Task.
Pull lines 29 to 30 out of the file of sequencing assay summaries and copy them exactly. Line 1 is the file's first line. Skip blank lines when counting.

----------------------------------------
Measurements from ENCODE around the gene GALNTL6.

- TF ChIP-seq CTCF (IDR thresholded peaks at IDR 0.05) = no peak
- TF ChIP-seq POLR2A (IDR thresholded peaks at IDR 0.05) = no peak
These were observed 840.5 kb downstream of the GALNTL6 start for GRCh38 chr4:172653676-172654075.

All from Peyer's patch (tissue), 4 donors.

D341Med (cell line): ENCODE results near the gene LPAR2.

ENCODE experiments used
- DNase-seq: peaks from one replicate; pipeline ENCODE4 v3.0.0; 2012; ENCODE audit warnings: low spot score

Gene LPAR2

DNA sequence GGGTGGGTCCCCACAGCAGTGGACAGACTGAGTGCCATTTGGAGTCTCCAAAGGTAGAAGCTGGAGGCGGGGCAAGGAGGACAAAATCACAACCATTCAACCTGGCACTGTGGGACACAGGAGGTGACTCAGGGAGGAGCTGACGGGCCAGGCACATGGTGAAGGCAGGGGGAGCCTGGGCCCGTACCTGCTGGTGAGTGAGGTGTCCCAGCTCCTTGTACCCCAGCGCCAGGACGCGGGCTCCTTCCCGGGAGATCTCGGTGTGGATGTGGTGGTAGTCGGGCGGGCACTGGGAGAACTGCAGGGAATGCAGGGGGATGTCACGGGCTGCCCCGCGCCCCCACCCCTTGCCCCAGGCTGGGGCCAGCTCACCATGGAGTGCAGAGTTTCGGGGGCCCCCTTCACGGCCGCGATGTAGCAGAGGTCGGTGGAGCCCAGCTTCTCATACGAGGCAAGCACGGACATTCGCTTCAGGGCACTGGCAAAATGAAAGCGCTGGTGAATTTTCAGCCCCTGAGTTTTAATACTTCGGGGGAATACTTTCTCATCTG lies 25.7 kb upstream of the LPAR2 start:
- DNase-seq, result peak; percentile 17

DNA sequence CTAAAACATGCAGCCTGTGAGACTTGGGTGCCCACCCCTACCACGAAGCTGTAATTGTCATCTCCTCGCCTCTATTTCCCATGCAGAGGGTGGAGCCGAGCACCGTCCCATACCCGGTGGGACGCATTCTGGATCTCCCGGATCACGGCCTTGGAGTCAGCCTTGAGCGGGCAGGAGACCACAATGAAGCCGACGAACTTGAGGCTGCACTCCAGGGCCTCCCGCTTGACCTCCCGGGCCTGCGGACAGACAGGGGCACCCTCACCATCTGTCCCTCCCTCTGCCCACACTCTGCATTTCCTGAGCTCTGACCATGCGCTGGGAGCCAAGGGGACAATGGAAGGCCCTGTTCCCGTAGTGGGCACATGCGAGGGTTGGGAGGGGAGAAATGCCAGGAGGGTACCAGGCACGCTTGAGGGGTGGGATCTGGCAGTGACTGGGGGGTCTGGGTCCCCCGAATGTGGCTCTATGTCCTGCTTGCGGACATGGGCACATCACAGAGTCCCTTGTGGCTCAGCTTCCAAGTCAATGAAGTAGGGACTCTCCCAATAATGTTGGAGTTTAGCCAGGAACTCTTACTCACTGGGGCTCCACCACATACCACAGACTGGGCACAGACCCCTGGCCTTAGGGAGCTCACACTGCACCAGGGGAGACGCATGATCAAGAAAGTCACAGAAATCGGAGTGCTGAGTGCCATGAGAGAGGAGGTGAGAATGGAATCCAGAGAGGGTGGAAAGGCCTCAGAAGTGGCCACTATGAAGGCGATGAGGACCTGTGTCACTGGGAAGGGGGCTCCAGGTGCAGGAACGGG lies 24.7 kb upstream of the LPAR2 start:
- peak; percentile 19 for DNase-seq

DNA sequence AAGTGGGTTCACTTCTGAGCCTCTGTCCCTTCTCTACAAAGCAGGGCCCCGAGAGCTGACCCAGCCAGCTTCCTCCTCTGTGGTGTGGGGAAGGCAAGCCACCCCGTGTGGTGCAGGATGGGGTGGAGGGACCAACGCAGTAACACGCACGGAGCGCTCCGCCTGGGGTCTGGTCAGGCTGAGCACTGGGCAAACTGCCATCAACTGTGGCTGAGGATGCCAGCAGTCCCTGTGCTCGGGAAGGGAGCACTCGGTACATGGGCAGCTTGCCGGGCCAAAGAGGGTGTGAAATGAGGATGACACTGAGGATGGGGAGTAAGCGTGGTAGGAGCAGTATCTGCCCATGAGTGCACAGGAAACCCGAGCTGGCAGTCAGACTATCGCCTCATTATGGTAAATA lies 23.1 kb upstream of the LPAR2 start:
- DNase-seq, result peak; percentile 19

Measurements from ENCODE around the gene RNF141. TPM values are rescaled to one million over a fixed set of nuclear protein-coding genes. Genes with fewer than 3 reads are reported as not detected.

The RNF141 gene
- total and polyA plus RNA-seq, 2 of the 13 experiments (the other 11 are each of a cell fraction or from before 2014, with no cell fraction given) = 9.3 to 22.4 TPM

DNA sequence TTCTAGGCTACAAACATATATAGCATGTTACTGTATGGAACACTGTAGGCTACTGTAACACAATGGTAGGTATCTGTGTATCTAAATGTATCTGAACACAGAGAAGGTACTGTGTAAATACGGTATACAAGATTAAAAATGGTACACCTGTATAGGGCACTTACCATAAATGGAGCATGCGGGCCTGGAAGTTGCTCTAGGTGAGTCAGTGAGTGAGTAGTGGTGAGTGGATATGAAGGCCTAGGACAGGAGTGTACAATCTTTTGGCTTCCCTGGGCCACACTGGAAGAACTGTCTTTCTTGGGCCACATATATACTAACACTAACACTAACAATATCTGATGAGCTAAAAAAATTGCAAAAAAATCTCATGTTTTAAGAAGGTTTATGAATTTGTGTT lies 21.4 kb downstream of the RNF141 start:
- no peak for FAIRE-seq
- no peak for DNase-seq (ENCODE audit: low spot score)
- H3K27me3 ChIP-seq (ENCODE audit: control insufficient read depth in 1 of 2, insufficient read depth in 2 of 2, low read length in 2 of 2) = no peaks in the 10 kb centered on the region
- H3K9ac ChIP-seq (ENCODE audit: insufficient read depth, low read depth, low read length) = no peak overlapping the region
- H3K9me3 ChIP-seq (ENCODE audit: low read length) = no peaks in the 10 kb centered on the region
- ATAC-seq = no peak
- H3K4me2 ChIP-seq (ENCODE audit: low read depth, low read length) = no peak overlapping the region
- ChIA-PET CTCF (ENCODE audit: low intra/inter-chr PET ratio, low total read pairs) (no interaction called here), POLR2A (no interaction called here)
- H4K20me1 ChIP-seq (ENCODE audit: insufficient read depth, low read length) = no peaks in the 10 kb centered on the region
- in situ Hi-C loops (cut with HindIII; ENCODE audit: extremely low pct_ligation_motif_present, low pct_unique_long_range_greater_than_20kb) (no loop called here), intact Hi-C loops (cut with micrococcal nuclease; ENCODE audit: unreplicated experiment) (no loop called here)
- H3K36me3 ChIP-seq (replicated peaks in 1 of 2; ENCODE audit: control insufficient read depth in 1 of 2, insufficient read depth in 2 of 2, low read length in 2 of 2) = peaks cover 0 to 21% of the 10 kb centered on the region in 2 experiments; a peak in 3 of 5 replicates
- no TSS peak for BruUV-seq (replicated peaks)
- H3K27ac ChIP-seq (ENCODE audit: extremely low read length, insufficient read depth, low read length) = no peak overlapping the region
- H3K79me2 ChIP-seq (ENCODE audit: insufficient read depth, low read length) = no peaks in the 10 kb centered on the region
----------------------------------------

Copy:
- in situ Hi-C loops (cut with HindIII; ENCODE audit: extremely low pct_ligation_motif_present, low pct_unique_long_range_greater_than_20kb) (no loop called here), intact Hi-C loops (cut with micrococcal nuclease; ENCODE audit: unreplicated experiment) (no loop called here)
- H3K36me3 ChIP-seq (replicated peaks in 1 of 2; ENCODE audit: control insufficient read depth in 1 of 2, insufficient read depth in 2 of 2, low read length in 2 of 2) = peaks cover 0 to 21% of the 10 kb centered on the region in 2 experiments; a peak in 3 of 5 replicates